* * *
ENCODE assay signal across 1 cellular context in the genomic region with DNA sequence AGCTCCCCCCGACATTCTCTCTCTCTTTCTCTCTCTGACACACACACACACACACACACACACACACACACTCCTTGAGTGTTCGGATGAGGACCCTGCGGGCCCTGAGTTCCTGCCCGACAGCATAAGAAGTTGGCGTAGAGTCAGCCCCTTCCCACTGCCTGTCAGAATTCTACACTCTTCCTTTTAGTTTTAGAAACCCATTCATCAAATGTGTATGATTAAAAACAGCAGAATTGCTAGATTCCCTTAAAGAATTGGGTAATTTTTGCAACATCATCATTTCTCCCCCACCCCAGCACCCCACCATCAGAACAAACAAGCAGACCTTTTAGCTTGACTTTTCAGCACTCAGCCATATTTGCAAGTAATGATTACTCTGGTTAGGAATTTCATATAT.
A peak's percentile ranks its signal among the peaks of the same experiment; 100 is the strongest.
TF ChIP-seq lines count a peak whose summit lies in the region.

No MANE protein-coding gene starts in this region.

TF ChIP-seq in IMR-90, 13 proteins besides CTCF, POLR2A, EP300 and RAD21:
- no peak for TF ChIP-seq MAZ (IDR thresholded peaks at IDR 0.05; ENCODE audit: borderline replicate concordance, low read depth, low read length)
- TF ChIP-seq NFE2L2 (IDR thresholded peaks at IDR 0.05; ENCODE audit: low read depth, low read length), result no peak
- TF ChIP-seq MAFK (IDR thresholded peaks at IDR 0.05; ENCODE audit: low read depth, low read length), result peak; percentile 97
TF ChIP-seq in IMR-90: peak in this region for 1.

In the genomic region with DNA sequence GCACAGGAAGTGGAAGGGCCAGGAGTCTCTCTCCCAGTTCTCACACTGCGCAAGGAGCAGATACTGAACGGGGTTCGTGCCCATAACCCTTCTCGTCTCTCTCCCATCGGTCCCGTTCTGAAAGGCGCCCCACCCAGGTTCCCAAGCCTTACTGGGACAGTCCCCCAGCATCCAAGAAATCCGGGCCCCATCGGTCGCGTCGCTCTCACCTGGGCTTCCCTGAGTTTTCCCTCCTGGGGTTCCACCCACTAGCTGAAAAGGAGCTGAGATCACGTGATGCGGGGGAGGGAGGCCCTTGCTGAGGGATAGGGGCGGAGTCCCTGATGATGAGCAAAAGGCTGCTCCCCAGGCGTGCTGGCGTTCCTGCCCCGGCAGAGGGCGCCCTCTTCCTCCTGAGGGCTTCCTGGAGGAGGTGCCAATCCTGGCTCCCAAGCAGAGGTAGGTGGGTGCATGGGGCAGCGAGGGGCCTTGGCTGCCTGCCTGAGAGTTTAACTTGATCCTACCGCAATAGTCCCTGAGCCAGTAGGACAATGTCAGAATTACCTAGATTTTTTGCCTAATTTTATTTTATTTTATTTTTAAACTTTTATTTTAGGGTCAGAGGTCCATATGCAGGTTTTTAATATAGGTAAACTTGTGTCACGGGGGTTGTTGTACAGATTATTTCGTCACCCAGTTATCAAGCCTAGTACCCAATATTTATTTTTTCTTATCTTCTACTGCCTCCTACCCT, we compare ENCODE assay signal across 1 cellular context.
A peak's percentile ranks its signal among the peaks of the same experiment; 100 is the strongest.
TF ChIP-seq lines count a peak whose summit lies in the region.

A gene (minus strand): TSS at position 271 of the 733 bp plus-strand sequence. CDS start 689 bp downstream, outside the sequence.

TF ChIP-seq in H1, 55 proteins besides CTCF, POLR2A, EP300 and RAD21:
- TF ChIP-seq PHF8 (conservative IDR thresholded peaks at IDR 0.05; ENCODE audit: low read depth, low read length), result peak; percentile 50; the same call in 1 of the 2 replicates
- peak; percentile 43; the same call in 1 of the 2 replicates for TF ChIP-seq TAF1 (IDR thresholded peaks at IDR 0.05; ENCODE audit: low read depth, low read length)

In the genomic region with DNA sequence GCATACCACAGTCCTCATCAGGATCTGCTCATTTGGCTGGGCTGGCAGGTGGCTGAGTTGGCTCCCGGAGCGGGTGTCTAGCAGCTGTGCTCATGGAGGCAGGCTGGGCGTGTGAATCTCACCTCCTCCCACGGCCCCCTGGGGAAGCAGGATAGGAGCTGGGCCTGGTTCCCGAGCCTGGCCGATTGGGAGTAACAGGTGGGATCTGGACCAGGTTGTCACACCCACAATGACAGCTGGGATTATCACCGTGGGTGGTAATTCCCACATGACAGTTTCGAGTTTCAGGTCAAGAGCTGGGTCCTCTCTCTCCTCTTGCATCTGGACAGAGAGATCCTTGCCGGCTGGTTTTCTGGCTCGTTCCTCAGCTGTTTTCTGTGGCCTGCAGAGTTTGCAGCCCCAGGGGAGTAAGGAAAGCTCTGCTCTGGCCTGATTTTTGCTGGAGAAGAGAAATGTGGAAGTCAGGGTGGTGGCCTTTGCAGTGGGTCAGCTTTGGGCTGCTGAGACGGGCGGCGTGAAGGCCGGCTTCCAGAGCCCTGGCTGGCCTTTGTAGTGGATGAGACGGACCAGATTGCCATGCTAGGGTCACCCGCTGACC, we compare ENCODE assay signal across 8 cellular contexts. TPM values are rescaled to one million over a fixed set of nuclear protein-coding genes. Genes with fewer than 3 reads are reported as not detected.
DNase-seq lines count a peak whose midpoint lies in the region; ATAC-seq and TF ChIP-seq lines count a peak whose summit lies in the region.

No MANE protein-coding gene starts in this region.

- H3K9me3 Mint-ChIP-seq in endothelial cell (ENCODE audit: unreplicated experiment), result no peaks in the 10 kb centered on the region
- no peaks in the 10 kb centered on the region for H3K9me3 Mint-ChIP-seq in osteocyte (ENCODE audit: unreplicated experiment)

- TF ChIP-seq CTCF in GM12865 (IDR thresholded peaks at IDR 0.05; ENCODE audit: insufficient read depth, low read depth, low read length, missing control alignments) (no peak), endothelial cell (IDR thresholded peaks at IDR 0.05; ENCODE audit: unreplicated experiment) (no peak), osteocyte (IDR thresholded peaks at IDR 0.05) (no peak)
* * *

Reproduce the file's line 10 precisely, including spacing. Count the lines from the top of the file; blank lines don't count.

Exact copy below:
In the genomic region with DNA sequence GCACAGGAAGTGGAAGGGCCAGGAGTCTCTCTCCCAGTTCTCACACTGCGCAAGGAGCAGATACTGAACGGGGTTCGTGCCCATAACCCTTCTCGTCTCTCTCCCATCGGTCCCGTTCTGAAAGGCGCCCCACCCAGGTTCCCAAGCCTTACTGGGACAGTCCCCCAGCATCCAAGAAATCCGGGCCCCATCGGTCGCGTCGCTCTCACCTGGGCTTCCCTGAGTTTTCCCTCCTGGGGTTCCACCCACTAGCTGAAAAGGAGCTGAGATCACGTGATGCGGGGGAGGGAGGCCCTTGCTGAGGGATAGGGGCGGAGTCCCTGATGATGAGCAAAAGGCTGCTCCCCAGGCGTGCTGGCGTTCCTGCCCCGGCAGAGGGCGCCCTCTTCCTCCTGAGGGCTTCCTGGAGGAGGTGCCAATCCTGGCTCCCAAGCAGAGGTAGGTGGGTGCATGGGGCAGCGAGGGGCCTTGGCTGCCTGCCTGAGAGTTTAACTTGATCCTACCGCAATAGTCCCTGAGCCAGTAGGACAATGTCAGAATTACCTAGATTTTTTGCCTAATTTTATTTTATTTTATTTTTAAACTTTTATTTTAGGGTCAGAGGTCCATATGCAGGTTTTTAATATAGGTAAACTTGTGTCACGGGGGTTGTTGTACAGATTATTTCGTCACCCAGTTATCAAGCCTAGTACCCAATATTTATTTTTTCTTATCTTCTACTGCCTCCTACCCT, we compare ENCODE assay signal across 1 cellular context.